It was the 100th anniversary of the Panama Canal's construction last week, Soy Transportation Executive Director Mike Steenhoek was in Panama and witnessed the celebrations firsthand.
Currently the canal is under construction; workers have labored since fall of 2007 and are scrambling toward a completion date late next year.
Steenhoek says the original canal has been well-maintained, but that the locks have not been expanded to accommodate larger ships. The $5.25 billion project will dig two new locks and approach channels: one on the Atlantic side and one on the Pacific side of the canal.
Steenhoek says the U.S. could take lessons from how Panama treats its locks and dams.
"The Panamanians understand the link between infrastructure and and economic development, and sometimes the United States, we only pay attention to transportation infrastructure when there's a problem, when a bridge collapses, or when there's just potholes all over the road, we have a hard time maintaining that investment mentality that you need to have and continue to film it so that you're doing those things to improve our economy and make sure that we have an infrastructure that agriculture needs, that the broader economy needs."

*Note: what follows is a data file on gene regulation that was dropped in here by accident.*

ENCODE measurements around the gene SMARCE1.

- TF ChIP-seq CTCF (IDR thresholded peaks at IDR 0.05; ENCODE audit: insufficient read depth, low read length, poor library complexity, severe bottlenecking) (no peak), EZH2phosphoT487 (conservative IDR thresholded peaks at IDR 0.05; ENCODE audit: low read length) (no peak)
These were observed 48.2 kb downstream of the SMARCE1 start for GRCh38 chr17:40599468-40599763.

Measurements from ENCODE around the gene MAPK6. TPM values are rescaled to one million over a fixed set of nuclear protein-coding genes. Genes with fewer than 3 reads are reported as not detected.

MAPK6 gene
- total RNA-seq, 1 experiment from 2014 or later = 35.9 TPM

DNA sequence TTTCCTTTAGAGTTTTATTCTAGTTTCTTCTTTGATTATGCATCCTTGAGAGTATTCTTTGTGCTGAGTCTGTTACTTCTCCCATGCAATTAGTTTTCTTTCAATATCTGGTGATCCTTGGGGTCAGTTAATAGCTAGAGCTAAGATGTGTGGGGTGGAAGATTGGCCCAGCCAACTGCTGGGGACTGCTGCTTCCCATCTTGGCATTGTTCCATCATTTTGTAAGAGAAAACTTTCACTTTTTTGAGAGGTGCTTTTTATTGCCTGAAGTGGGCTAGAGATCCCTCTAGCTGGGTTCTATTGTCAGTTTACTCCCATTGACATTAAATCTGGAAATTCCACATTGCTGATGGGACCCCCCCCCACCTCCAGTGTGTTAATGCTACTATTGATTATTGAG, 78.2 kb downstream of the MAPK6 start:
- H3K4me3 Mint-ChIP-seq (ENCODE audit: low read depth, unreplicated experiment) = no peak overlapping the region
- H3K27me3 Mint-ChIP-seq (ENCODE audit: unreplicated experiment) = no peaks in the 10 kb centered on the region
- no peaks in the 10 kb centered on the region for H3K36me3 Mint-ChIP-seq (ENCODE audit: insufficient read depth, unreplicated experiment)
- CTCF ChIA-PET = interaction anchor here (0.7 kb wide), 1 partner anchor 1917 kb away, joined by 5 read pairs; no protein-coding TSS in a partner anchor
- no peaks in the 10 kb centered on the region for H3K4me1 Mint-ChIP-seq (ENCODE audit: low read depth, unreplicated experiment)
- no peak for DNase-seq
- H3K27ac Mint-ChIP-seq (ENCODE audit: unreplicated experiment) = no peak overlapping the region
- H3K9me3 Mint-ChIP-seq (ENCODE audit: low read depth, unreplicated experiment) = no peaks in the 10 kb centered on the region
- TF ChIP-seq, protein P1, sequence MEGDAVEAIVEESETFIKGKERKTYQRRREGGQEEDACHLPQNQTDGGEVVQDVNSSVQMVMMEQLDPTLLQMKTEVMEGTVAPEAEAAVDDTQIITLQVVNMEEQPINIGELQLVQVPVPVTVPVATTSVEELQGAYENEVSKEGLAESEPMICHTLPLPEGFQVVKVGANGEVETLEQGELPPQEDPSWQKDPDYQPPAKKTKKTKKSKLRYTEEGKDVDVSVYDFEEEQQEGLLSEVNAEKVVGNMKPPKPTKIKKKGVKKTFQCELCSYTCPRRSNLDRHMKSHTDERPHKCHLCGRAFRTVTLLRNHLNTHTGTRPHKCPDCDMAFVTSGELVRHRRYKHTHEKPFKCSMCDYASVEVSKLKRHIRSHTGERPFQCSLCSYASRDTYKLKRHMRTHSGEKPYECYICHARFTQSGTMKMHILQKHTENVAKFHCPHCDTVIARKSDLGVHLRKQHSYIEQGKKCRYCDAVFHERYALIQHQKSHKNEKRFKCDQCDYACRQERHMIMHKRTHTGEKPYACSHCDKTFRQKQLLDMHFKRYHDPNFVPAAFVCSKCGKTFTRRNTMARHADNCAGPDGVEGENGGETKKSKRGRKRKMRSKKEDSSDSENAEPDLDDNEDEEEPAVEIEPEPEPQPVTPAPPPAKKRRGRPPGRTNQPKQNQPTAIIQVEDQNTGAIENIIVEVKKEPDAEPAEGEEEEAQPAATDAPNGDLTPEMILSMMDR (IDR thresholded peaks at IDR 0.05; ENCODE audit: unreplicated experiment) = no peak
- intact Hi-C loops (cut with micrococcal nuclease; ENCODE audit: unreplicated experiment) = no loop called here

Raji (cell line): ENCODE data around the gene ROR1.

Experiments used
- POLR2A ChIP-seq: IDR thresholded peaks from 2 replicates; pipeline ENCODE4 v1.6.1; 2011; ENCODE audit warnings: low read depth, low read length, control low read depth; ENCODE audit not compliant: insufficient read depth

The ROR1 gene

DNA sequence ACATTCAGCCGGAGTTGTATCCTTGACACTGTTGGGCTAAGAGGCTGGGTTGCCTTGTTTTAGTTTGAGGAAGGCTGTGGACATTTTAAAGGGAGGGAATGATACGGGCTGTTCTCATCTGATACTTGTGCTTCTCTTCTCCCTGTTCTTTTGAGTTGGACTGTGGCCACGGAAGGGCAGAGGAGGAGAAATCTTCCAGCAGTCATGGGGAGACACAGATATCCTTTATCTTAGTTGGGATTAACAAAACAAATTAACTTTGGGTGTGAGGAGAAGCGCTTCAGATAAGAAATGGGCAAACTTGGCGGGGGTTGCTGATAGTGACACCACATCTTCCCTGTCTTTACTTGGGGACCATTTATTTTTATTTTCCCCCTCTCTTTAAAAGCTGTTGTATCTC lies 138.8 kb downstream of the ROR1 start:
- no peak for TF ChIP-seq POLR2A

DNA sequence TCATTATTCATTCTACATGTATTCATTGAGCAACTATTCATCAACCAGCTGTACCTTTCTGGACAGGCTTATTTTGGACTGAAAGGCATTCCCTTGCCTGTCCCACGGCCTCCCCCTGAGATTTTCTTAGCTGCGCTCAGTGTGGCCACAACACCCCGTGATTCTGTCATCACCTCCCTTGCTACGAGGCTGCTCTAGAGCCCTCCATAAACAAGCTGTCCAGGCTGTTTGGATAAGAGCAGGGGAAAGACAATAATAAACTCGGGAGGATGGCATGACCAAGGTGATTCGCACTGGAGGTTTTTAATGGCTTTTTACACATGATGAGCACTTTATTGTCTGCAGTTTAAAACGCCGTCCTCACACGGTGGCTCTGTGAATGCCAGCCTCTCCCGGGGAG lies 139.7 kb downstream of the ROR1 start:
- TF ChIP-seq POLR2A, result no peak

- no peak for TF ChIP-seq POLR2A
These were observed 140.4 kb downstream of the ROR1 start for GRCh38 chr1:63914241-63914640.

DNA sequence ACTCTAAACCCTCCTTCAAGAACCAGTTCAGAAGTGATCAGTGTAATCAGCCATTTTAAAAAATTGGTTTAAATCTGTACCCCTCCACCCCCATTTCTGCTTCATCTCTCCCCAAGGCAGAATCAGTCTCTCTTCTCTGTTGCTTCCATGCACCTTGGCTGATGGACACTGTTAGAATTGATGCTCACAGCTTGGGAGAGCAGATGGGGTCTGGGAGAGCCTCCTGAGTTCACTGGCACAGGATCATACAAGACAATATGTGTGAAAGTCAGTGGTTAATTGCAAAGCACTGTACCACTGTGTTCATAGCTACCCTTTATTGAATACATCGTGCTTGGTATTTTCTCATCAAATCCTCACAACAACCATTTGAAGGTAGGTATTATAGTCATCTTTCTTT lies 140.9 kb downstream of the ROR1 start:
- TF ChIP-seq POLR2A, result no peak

Steenhoek says agriculture will notice the difference almost immediately after the Panama extension is complete.
"We can only load ships to a 39.5 foot water depth or draft. Once the expansion's been completed it'll be able to handle ships that are not only 45 feet in water depth or draft, but 50 feet and so we'll be able to load these ships heavier, utilizing more of the ships capacity and we think we'll be able to load a ship with an additional 500,000 bushels of soybeans, which is another $6 to $7 million of value per vessel. Just because of the Panama canal expansion."